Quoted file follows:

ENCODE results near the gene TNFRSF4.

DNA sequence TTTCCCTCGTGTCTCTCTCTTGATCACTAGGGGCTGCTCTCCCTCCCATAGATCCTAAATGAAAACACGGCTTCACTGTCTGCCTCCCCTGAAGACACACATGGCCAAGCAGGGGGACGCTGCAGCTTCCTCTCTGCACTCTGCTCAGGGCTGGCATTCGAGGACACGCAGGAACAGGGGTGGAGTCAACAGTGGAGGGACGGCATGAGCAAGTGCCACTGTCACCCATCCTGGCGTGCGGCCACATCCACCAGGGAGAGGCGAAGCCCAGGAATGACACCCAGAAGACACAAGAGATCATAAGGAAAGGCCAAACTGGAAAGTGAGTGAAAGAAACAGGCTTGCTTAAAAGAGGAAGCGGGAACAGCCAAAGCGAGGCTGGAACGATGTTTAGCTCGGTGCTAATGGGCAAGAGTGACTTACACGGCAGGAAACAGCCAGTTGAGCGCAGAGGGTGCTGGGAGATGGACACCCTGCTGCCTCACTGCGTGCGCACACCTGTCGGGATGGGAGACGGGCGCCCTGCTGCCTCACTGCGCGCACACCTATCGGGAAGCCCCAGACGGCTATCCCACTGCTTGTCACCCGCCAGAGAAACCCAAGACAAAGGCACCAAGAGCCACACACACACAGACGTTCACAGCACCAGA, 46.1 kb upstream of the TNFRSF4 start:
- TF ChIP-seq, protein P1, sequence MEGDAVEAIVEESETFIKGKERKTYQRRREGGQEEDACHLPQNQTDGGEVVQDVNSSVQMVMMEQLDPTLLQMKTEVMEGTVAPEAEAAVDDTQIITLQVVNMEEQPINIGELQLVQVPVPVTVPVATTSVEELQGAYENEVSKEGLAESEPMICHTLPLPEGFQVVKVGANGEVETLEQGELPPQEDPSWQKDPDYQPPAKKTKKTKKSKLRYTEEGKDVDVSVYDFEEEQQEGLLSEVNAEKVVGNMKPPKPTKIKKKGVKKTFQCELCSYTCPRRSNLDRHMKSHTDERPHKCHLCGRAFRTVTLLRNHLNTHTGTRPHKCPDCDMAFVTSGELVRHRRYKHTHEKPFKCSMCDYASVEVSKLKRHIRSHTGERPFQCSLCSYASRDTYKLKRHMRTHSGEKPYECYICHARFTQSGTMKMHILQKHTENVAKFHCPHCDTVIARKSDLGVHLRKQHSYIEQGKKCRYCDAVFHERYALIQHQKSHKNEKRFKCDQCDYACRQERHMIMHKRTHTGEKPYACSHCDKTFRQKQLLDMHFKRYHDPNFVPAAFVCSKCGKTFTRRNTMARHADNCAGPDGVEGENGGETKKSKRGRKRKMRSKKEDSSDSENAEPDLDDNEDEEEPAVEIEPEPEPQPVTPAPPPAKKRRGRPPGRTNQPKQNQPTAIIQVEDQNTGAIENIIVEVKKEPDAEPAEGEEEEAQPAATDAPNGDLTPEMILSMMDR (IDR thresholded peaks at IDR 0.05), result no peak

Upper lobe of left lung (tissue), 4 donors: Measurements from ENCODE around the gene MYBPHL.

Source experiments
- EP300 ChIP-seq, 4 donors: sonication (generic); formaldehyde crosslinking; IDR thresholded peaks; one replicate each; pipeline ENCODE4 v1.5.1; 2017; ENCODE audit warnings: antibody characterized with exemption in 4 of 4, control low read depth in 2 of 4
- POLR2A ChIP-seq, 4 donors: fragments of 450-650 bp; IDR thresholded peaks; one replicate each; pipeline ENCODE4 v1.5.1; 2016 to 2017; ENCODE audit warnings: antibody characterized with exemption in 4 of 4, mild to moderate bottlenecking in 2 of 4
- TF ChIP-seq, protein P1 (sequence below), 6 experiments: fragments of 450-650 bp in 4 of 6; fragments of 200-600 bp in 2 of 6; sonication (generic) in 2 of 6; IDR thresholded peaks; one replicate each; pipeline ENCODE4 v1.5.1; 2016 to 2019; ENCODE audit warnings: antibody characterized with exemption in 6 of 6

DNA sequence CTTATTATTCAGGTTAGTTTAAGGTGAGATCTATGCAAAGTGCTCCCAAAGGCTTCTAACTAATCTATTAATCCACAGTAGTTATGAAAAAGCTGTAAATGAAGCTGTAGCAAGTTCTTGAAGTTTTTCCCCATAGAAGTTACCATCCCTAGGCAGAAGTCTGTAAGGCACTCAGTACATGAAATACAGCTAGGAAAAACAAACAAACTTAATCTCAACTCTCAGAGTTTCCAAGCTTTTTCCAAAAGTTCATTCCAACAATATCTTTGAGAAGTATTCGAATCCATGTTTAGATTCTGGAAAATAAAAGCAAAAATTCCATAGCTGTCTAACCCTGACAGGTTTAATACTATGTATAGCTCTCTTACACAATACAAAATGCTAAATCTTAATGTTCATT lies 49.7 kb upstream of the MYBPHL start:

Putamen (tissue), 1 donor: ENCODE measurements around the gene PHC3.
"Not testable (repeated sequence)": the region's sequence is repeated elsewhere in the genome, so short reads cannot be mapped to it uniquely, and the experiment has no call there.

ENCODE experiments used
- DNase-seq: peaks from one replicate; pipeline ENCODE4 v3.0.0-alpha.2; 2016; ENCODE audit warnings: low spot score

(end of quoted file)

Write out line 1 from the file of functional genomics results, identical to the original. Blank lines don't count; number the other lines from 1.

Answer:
ENCODE results near the gene TNFRSF4.